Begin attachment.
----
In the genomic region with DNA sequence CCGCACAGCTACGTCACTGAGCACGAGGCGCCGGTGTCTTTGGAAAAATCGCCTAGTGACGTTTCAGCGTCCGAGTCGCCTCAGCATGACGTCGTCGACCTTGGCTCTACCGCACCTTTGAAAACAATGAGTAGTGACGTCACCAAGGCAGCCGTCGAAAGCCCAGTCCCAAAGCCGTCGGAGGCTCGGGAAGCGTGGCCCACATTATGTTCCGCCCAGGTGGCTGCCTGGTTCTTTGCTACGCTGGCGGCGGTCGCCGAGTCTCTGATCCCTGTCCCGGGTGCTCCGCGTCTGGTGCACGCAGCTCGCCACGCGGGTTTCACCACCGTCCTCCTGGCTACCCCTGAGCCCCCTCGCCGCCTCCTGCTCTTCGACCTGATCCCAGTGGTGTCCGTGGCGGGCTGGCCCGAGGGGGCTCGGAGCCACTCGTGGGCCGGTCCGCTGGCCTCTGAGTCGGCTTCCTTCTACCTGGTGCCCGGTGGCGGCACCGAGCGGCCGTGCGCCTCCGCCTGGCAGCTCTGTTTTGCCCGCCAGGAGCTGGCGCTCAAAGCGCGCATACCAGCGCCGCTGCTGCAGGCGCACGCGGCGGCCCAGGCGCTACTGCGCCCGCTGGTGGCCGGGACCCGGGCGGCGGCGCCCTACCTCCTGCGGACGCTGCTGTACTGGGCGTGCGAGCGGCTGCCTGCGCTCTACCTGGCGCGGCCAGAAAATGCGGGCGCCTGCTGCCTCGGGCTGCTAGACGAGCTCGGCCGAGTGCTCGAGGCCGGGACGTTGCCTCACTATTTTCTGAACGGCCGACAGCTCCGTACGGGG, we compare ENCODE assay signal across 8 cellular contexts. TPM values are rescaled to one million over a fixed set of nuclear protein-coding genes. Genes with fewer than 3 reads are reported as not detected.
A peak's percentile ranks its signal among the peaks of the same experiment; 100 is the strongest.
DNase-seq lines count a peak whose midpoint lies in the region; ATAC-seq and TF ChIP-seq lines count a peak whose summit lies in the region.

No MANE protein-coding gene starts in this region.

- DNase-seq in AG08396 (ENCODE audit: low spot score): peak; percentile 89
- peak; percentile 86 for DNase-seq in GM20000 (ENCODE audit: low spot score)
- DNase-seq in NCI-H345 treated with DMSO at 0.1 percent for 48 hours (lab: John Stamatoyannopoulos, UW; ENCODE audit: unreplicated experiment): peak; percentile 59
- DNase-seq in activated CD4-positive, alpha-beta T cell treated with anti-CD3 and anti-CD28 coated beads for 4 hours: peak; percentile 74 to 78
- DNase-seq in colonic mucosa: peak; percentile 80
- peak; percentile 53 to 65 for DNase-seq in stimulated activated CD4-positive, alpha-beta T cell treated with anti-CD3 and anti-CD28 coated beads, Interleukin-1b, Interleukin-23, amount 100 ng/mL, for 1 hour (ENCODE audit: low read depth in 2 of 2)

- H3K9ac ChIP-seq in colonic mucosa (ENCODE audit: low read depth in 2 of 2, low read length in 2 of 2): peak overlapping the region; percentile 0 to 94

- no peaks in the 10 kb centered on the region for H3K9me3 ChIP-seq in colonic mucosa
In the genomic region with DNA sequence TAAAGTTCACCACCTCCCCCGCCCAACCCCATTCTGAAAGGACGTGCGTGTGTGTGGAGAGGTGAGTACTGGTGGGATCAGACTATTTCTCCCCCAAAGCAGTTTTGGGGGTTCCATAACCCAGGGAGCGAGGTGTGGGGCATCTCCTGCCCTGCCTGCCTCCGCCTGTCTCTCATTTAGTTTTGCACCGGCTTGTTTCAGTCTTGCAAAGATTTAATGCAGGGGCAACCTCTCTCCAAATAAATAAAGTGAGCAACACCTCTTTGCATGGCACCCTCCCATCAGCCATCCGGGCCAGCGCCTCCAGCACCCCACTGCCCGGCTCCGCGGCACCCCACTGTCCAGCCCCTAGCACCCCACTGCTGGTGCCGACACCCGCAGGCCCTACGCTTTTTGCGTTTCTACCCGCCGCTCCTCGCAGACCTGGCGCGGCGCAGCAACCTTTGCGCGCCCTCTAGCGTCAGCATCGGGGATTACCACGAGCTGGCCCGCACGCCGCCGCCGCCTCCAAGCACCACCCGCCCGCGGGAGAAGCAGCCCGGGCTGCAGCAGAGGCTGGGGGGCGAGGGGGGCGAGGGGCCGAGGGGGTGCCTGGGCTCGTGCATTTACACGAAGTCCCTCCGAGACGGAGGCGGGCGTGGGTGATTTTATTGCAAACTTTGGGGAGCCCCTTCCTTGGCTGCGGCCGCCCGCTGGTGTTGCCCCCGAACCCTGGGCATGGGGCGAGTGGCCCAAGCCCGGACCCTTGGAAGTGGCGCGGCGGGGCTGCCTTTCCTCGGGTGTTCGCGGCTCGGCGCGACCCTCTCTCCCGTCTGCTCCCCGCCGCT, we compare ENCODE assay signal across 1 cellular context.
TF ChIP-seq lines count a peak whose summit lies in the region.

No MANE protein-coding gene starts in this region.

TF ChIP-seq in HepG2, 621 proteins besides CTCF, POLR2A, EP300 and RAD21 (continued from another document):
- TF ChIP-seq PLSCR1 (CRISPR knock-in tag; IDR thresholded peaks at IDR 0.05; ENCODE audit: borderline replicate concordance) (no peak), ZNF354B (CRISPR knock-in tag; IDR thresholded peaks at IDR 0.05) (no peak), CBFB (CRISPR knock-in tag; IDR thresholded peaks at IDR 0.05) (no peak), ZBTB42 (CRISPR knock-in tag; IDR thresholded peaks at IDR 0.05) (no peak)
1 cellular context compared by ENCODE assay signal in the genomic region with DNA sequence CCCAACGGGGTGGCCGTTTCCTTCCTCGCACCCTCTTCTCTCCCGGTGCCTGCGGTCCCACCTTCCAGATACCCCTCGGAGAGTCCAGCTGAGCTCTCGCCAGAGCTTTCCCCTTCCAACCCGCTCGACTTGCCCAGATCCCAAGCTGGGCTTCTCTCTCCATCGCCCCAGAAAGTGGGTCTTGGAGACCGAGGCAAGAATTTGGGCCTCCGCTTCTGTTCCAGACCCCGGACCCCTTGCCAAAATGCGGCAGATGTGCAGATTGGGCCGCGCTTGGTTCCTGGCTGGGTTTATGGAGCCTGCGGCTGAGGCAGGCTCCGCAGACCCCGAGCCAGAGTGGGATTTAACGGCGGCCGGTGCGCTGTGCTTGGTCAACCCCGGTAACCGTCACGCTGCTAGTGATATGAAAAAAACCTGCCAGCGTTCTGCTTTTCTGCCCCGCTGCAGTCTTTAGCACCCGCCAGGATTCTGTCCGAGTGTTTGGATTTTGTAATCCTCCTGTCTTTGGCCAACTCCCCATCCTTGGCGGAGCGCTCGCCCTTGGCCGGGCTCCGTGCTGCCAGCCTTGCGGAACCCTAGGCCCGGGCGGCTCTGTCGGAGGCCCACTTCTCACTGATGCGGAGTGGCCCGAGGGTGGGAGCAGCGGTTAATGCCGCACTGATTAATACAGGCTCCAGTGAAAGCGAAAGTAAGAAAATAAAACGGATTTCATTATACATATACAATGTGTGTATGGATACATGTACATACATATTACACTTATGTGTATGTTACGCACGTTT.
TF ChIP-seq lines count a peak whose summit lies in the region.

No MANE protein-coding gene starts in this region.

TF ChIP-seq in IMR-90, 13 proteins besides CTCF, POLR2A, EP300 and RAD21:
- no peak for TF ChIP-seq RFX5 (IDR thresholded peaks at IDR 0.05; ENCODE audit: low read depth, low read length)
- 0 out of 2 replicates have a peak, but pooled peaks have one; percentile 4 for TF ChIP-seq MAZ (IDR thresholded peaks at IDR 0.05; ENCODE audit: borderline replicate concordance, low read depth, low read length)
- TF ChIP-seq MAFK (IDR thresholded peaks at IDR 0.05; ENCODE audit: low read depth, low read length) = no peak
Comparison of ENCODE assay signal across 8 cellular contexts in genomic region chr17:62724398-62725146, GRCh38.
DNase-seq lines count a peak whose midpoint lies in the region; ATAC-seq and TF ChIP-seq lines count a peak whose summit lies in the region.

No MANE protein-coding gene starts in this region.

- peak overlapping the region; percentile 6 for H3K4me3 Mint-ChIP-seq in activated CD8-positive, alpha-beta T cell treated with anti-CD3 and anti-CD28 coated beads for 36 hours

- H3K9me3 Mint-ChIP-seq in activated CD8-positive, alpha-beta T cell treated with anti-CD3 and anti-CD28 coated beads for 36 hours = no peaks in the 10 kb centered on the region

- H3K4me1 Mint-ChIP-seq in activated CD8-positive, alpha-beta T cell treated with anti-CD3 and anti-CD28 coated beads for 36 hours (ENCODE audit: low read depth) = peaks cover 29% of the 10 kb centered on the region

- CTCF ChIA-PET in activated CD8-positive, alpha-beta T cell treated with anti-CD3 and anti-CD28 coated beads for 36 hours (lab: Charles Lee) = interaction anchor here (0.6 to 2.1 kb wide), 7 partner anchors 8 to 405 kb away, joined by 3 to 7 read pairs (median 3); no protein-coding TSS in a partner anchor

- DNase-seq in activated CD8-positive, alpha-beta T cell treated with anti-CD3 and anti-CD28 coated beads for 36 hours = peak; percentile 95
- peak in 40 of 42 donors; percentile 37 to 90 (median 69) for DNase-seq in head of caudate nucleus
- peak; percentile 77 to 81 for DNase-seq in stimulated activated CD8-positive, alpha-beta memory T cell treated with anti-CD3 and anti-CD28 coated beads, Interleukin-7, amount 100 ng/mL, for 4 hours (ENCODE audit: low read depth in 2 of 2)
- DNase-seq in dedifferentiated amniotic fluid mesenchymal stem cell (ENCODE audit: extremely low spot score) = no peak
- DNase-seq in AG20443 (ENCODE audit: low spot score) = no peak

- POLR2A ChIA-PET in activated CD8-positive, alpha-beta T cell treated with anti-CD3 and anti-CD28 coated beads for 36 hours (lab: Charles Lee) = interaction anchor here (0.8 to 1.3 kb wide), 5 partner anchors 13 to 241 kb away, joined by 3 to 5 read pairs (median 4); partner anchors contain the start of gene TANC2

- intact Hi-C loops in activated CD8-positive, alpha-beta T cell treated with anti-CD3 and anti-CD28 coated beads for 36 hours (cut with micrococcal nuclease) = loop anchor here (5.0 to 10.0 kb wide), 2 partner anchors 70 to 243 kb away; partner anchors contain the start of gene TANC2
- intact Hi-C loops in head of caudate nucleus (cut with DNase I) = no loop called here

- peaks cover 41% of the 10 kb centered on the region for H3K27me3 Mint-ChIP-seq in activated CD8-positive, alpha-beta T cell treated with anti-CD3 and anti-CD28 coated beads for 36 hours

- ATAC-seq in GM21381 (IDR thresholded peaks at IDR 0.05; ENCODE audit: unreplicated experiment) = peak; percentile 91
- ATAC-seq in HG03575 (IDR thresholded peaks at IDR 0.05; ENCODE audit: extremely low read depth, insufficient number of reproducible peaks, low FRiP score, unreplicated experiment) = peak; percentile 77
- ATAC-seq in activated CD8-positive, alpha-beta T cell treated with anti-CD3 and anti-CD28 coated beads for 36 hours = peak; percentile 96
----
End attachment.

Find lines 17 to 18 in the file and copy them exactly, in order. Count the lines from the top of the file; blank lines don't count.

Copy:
- TF ChIP-seq PLSCR1 (CRISPR knock-in tag; IDR thresholded peaks at IDR 0.05; ENCODE audit: borderline replicate concordance) (no peak), ZNF354B (CRISPR knock-in tag; IDR thresholded peaks at IDR 0.05) (no peak), CBFB (CRISPR knock-in tag; IDR thresholded peaks at IDR 0.05) (no peak), ZBTB42 (CRISPR knock-in tag; IDR thresholded peaks at IDR 0.05) (no peak)
1 cellular context compared by ENCODE assay signal in the genomic region with DNA sequence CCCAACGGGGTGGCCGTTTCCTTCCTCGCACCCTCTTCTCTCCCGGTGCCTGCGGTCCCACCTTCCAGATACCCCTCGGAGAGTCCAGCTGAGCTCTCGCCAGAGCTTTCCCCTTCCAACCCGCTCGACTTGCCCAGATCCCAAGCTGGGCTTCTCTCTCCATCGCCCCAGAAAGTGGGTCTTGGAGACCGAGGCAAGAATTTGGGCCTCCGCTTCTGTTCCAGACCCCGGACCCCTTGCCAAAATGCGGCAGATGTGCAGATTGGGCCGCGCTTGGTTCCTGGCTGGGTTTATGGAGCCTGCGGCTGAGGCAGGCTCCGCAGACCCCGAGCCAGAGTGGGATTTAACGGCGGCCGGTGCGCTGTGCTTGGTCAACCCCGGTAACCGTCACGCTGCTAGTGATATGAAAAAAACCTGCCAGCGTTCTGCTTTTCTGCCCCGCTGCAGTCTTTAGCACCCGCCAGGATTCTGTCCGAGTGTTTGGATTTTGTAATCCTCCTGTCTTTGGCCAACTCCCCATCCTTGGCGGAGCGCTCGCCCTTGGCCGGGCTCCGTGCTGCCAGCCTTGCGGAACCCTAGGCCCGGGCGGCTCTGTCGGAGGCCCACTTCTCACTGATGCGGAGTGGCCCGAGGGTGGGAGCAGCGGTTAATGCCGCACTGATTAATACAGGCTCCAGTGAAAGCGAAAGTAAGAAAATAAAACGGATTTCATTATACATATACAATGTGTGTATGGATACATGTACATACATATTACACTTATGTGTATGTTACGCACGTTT.